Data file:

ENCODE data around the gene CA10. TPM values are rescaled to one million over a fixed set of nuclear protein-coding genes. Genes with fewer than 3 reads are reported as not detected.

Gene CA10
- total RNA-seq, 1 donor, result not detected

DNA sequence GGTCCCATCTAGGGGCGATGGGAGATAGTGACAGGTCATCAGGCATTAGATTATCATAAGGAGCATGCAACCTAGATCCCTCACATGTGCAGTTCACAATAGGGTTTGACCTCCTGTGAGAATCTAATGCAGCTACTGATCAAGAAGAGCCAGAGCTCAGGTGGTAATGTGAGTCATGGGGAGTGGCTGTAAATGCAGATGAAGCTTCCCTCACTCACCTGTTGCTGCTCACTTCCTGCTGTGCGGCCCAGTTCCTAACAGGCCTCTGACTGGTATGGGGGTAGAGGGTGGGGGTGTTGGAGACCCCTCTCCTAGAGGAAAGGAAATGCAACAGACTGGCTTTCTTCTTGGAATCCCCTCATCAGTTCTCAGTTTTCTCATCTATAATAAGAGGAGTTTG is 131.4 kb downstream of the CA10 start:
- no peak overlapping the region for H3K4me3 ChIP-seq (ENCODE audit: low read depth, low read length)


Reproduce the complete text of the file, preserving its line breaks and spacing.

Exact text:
ENCODE data around the gene CA10. TPM values are rescaled to one million over a fixed set of nuclear protein-coding genes. Genes with fewer than 3 reads are reported as not detected.

Gene CA10
- total RNA-seq, 1 donor, result not detected

DNA sequence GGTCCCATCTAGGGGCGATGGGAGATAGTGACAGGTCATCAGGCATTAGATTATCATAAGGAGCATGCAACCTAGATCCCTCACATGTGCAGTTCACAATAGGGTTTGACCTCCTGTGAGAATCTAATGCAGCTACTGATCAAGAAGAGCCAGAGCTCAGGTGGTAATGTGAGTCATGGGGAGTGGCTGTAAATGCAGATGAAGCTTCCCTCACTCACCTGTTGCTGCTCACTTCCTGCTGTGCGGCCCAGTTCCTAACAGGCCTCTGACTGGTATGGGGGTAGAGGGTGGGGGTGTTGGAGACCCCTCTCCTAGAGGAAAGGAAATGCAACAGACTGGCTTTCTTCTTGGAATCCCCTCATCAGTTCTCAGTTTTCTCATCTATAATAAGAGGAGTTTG is 131.4 kb downstream of the CA10 start:
- no peak overlapping the region for H3K4me3 ChIP-seq (ENCODE audit: low read depth, low read length)